What do Slideshare, Pinterest, Airbnb, Behance, Posterous, Flickr, Etsy, Instagram, and Tumblr have in common? Well, they are all successful design-(co)-founded businesses. Their ‘design’ way of thinking transformed their startups into top companies with millions in revenue.
But wait a minute, can their tremendous successes really be attributed to design? Isn’t functionality really what brings customers in and solves their problems?
What is good design, really?
To answer these questions, we must first find out what design really is. Most people – even some designers – perceive design as visual accessories that are added to the business or a product after it’s done. Sad reality is that many of my past freelance design gigs only requested my services at the end of the product development process. It was like putting decorations up on a Christmas tree, but that tree might as well be a birch.
Let me tell you why that’s bad. According to Brandon Hill, design as far as startups are concerned can be split into three categories, the first being user experience, the second marketing, and lastly, branding. For the purpose of this particular discourse I’d like to propose an even simpler categorisation, and that is:
- How it looks
- How it works
‘It’ referring to the startup or product in discussion.
So we’ve established that design is much more than just visual aesthetics, even though it is also a part of the definition. Or, as Steve Jobs once put it:
Design is not just what it looks like and feels like. Design is how it works.
(Oh, you knew it was coming)
What makes design “good”?
Okay, but what makes design good then? Well, we could certainly follow Dieter Ram’s principles as they did in the Startups, This is How Design Works, but I feel those are somewhat abstract for your everyday entrepreneur just trying to bootstrap her way up to the riches.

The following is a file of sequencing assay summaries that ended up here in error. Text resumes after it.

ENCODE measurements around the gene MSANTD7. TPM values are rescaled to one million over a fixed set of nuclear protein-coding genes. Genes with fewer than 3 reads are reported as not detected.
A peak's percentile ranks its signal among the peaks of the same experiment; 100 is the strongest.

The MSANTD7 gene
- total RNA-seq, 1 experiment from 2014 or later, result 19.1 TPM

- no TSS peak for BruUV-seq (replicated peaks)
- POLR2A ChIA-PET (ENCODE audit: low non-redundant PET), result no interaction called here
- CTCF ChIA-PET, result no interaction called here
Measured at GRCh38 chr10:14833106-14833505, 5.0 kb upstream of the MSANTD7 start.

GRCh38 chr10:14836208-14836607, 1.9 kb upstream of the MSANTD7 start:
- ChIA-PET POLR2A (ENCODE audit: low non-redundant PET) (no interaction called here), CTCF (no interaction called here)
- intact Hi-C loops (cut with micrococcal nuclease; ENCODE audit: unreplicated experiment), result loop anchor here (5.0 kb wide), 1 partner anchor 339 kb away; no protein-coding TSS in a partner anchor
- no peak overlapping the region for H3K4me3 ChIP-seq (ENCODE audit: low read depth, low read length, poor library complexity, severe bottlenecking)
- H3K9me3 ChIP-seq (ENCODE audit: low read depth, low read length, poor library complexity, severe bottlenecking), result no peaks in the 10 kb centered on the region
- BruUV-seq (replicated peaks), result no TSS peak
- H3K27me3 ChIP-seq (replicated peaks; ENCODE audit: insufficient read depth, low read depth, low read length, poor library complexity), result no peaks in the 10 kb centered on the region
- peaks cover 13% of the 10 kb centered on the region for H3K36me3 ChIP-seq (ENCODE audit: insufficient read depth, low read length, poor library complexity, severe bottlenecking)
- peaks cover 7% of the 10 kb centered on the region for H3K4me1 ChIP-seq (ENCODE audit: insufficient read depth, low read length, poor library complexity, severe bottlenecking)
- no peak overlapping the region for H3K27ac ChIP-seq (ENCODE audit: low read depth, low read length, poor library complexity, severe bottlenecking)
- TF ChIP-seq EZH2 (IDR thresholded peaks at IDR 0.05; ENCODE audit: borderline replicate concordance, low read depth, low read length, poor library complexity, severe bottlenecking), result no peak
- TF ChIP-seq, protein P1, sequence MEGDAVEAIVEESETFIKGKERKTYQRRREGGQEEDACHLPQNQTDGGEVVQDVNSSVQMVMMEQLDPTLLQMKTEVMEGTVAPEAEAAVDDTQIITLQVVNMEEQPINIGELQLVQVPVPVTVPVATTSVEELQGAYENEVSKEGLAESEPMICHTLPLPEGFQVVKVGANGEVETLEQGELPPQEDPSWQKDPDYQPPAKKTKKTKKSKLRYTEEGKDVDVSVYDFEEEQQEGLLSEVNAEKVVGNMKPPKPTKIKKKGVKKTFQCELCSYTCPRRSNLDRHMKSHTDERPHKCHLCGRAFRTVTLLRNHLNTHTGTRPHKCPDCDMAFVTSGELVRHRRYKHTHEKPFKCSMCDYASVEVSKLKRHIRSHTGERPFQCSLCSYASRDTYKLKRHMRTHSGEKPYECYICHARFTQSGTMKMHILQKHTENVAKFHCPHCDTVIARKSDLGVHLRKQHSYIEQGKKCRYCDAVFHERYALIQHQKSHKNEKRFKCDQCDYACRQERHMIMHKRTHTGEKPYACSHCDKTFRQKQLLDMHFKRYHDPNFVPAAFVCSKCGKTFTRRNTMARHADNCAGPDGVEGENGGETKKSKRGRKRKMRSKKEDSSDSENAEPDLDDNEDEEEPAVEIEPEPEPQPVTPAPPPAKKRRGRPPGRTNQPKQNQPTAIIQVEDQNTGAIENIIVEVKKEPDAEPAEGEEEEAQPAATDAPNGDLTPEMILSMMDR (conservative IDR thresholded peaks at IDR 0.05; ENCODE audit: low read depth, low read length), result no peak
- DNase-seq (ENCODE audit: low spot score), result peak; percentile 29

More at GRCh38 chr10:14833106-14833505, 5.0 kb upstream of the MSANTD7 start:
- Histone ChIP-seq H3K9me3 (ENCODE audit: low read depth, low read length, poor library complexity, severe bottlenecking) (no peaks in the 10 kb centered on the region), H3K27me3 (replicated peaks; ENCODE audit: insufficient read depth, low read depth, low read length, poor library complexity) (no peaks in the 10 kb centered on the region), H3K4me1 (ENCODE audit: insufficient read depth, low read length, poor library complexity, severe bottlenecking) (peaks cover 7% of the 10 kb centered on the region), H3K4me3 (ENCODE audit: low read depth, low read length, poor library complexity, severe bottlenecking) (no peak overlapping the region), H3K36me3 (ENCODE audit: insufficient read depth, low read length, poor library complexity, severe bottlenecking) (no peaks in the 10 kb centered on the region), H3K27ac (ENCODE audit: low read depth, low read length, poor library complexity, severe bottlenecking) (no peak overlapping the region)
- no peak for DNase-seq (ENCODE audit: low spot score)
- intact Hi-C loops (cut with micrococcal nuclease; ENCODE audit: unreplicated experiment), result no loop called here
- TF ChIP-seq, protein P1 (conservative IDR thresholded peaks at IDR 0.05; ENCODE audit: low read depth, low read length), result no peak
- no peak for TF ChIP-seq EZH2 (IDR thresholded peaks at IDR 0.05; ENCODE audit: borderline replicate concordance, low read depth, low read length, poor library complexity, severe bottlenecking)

My own interpretation is:Good design is good for business. Measurable, profitable, and helpful for the customer.Click To Tweet
Inevitably, what’s good for business, must also be beneficial for the customer – or else, you’d be out of customers pretty soon. It follows that good design is tailored around customers, and also helps solve a need that they have.
Let’s take an example of Airbnb and their recent redesign. After the release, many people started complaining about how unoriginal the new logo is – but similarity between logos happen all the time. There is a limited number of options, anyway.
What makes the redesign good is not the somewhat generic-looking BÉLO, but the consistency that they’ve implemented into their branding. Their social profiles, website, apps, and ads all feature the same squiggly line, the same colors, and even the same custom font called ‘Air’. This helps customers recognise the extensiveness of this brand and makes them trust it more (Hey, if they’re everywhere, they must be pretty competent, right?).
Of course product design is another very important aspect – their website’s and apps’ design are always tailored to offer the best user experience possible for users looking for and renting out real estate.
It’s the same thing with Apple – their products are extremely well designed, but if they were launched outside their big Apple brand, wouldn’t be nearly as successful.